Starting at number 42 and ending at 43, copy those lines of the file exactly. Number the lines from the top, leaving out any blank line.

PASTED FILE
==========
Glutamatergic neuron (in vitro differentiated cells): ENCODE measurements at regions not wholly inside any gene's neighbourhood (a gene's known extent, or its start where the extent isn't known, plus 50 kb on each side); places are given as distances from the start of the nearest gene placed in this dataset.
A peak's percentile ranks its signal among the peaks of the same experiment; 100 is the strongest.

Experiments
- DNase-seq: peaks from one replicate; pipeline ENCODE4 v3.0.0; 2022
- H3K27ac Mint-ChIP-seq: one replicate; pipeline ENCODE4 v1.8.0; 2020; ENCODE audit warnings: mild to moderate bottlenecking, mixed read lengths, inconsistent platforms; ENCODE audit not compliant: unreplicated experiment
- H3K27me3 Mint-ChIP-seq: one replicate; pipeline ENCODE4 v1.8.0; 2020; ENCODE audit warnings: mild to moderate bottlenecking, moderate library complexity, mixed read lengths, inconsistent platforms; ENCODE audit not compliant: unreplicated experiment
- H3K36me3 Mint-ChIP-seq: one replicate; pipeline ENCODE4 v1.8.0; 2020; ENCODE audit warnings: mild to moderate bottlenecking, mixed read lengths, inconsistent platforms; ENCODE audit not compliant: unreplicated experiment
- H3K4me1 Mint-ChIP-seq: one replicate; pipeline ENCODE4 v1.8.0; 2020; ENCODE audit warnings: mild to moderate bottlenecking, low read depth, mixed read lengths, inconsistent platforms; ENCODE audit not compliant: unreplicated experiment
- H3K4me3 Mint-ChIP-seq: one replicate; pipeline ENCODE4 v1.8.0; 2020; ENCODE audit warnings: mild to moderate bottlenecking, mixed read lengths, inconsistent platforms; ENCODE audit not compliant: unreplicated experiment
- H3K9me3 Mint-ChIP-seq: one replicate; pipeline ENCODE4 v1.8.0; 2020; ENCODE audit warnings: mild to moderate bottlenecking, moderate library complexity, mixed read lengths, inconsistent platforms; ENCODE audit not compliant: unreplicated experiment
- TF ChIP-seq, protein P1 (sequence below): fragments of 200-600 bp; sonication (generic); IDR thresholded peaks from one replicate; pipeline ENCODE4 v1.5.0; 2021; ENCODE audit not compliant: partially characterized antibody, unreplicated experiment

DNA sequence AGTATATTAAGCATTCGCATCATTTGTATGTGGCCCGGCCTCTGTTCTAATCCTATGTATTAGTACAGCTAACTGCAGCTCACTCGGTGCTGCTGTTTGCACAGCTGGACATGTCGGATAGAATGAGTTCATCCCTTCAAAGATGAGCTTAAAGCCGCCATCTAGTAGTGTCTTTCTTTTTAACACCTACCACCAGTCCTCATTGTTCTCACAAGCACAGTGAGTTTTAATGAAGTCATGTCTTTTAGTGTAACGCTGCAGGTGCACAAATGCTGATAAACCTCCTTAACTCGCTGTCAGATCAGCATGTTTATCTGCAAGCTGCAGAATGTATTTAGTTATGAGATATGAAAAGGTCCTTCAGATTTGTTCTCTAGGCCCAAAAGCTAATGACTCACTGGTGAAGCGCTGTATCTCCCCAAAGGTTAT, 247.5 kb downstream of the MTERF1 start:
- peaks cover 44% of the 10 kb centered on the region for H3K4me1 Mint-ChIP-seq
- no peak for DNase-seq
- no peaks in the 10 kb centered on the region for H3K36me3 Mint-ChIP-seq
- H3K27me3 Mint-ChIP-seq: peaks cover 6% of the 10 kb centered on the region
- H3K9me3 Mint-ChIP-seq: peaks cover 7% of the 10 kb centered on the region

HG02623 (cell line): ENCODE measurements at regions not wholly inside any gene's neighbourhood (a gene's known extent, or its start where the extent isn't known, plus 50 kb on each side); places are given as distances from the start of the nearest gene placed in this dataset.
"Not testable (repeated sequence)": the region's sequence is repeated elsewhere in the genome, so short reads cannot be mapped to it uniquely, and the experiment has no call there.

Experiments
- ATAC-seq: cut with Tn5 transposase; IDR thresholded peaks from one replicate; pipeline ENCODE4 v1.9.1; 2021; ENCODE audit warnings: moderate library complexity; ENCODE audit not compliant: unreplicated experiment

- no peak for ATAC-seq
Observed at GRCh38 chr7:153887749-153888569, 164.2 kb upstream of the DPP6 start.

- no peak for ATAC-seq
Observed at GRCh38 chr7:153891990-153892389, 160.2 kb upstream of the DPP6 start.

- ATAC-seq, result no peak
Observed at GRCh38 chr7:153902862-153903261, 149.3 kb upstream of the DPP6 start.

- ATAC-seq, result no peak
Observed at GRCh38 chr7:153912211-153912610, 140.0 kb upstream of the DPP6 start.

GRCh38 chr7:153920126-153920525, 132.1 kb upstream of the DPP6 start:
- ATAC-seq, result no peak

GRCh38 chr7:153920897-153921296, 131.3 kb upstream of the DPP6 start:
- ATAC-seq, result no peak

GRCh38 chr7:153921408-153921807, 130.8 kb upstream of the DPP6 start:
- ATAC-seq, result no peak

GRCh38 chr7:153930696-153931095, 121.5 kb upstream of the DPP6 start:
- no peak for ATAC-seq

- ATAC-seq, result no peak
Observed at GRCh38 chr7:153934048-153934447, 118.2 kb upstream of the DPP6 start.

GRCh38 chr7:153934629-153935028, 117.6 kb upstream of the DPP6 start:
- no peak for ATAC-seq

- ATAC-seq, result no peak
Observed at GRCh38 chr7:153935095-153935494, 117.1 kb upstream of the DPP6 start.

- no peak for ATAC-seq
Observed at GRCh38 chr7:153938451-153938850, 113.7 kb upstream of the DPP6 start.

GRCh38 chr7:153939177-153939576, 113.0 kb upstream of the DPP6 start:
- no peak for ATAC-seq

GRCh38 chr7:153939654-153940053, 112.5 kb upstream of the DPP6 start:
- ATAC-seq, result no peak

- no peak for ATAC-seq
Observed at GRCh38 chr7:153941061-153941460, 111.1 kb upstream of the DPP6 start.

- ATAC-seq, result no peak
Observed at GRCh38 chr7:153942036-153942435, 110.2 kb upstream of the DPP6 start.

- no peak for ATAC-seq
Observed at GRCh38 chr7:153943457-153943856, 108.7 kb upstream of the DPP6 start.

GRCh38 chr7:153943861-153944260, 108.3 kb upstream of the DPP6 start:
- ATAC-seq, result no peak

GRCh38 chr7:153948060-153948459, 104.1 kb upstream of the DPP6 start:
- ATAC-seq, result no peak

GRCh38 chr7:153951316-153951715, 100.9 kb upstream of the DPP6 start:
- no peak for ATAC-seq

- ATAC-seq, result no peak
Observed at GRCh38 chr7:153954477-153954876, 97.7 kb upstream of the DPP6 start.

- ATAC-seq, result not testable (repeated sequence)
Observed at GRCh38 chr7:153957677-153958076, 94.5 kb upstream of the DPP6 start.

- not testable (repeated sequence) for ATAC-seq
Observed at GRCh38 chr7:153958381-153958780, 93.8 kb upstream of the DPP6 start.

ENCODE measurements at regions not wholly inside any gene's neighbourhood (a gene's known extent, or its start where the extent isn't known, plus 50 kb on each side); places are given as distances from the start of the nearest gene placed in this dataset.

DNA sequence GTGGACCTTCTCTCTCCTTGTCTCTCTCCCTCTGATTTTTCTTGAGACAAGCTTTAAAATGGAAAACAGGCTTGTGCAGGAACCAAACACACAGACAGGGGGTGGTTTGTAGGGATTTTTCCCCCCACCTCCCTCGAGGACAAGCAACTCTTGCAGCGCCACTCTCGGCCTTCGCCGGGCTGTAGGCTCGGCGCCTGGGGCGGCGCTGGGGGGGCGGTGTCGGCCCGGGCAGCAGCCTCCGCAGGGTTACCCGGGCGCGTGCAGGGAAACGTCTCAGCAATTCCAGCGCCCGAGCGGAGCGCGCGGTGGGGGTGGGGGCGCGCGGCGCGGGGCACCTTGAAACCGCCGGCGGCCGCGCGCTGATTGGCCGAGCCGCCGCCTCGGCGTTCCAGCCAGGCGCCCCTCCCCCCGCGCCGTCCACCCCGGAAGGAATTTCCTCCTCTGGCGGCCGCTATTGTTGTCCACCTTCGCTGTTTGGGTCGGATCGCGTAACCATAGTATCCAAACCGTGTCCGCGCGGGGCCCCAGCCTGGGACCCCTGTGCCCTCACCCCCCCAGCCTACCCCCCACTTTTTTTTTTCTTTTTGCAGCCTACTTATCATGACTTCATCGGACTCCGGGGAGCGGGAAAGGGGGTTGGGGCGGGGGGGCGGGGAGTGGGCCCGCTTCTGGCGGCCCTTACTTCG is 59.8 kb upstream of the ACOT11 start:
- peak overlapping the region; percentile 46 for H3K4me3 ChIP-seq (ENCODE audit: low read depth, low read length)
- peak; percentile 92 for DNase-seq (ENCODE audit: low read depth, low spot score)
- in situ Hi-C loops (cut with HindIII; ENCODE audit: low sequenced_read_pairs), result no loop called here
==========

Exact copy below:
- ATAC-seq, result no peak
Observed at GRCh38 chr7:153935095-153935494, 117.1 kb upstream of the DPP6 start.